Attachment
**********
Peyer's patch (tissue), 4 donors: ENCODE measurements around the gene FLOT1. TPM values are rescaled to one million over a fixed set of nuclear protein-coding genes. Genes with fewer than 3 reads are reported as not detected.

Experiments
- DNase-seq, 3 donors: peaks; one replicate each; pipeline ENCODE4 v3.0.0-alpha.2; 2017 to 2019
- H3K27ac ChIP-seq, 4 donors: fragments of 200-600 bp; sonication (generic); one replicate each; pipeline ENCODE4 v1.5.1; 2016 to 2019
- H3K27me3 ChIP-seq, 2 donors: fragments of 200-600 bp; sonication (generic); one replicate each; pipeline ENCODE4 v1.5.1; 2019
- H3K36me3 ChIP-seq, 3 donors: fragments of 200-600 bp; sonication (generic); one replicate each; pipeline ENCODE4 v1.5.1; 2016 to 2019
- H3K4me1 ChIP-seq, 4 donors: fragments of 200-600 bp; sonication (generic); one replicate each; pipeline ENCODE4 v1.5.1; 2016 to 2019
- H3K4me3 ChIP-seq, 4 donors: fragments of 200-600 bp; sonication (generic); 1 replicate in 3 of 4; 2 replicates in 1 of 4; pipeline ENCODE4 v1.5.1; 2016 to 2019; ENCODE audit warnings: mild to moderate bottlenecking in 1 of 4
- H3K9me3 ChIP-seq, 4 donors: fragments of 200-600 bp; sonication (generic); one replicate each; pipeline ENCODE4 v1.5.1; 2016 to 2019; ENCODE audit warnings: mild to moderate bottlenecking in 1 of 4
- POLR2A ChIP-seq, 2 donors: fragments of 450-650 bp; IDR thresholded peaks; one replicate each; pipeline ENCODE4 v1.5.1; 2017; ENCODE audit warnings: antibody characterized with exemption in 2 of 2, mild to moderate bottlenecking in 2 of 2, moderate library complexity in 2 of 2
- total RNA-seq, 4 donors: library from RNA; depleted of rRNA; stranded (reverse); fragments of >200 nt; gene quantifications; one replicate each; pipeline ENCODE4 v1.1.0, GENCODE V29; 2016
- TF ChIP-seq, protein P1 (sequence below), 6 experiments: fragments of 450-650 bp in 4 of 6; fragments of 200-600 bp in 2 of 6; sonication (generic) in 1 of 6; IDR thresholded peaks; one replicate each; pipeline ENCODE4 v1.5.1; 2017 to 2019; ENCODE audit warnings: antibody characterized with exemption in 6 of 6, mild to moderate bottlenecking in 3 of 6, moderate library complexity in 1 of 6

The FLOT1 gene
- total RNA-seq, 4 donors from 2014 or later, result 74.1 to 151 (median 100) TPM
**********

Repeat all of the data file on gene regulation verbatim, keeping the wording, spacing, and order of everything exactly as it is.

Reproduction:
Peyer's patch (tissue), 4 donors: ENCODE measurements around the gene FLOT1. TPM values are rescaled to one million over a fixed set of nuclear protein-coding genes. Genes with fewer than 3 reads are reported as not detected.

Experiments
- DNase-seq, 3 donors: peaks; one replicate each; pipeline ENCODE4 v3.0.0-alpha.2; 2017 to 2019
- H3K27ac ChIP-seq, 4 donors: fragments of 200-600 bp; sonication (generic); one replicate each; pipeline ENCODE4 v1.5.1; 2016 to 2019
- H3K27me3 ChIP-seq, 2 donors: fragments of 200-600 bp; sonication (generic); one replicate each; pipeline ENCODE4 v1.5.1; 2019
- H3K36me3 ChIP-seq, 3 donors: fragments of 200-600 bp; sonication (generic); one replicate each; pipeline ENCODE4 v1.5.1; 2016 to 2019
- H3K4me1 ChIP-seq, 4 donors: fragments of 200-600 bp; sonication (generic); one replicate each; pipeline ENCODE4 v1.5.1; 2016 to 2019
- H3K4me3 ChIP-seq, 4 donors: fragments of 200-600 bp; sonication (generic); 1 replicate in 3 of 4; 2 replicates in 1 of 4; pipeline ENCODE4 v1.5.1; 2016 to 2019; ENCODE audit warnings: mild to moderate bottlenecking in 1 of 4
- H3K9me3 ChIP-seq, 4 donors: fragments of 200-600 bp; sonication (generic); one replicate each; pipeline ENCODE4 v1.5.1; 2016 to 2019; ENCODE audit warnings: mild to moderate bottlenecking in 1 of 4
- POLR2A ChIP-seq, 2 donors: fragments of 450-650 bp; IDR thresholded peaks; one replicate each; pipeline ENCODE4 v1.5.1; 2017; ENCODE audit warnings: antibody characterized with exemption in 2 of 2, mild to moderate bottlenecking in 2 of 2, moderate library complexity in 2 of 2
- total RNA-seq, 4 donors: library from RNA; depleted of rRNA; stranded (reverse); fragments of >200 nt; gene quantifications; one replicate each; pipeline ENCODE4 v1.1.0, GENCODE V29; 2016
- TF ChIP-seq, protein P1 (sequence below), 6 experiments: fragments of 450-650 bp in 4 of 6; fragments of 200-600 bp in 2 of 6; sonication (generic) in 1 of 6; IDR thresholded peaks; one replicate each; pipeline ENCODE4 v1.5.1; 2017 to 2019; ENCODE audit warnings: antibody characterized with exemption in 6 of 6, mild to moderate bottlenecking in 3 of 6, moderate library complexity in 1 of 6

The FLOT1 gene
- total RNA-seq, 4 donors from 2014 or later, result 74.1 to 151 (median 100) TPM